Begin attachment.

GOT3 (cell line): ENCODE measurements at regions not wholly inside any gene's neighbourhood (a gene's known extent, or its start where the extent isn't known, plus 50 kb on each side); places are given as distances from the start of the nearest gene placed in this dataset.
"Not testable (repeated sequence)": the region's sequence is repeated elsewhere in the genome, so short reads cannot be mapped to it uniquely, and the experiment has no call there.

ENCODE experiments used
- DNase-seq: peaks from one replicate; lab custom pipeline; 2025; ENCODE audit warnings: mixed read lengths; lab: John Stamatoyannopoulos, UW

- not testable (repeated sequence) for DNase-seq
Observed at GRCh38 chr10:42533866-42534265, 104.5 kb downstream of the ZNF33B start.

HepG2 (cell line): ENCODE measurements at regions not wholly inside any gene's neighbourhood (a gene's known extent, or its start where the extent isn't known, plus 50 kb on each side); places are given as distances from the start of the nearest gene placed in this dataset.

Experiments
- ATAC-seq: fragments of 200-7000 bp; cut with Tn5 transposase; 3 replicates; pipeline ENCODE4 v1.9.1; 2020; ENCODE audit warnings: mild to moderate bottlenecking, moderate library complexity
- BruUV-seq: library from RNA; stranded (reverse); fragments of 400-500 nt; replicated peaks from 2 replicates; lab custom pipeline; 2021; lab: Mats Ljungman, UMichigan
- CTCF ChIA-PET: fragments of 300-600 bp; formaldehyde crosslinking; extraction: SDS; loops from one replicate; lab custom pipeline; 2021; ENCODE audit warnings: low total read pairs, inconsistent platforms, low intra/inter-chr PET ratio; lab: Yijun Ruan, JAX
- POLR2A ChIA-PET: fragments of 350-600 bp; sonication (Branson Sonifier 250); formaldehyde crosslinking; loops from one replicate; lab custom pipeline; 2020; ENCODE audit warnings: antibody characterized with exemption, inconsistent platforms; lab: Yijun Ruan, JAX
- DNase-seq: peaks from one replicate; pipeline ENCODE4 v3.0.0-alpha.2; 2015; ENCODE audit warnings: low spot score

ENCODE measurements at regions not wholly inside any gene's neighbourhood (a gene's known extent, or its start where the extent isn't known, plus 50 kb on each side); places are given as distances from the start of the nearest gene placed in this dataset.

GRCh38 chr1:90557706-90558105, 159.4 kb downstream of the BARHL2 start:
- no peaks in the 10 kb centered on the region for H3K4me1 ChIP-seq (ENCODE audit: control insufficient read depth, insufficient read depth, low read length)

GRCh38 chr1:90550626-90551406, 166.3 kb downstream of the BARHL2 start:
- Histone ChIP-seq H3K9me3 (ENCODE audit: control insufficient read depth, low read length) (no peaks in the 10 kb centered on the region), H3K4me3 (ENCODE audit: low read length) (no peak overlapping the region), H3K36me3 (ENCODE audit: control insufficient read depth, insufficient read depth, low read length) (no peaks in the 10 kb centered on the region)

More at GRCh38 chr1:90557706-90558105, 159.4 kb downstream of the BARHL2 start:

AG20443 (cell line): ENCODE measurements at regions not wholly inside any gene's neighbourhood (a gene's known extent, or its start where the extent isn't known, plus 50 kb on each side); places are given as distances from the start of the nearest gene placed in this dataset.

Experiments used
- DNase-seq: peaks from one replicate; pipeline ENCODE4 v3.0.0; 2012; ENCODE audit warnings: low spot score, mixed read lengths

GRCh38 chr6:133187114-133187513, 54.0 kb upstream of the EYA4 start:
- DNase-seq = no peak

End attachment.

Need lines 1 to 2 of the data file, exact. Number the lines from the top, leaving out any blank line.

GOT3 (cell line): ENCODE measurements at regions not wholly inside any gene's neighbourhood (a gene's known extent, or its start where the extent isn't known, plus 50 kb on each side); places are given as distances from the start of the nearest gene placed in this dataset.
"Not testable (repeated sequence)": the region's sequence is repeated elsewhere in the genome, so short reads cannot be mapped to it uniquely, and the experiment has no call there.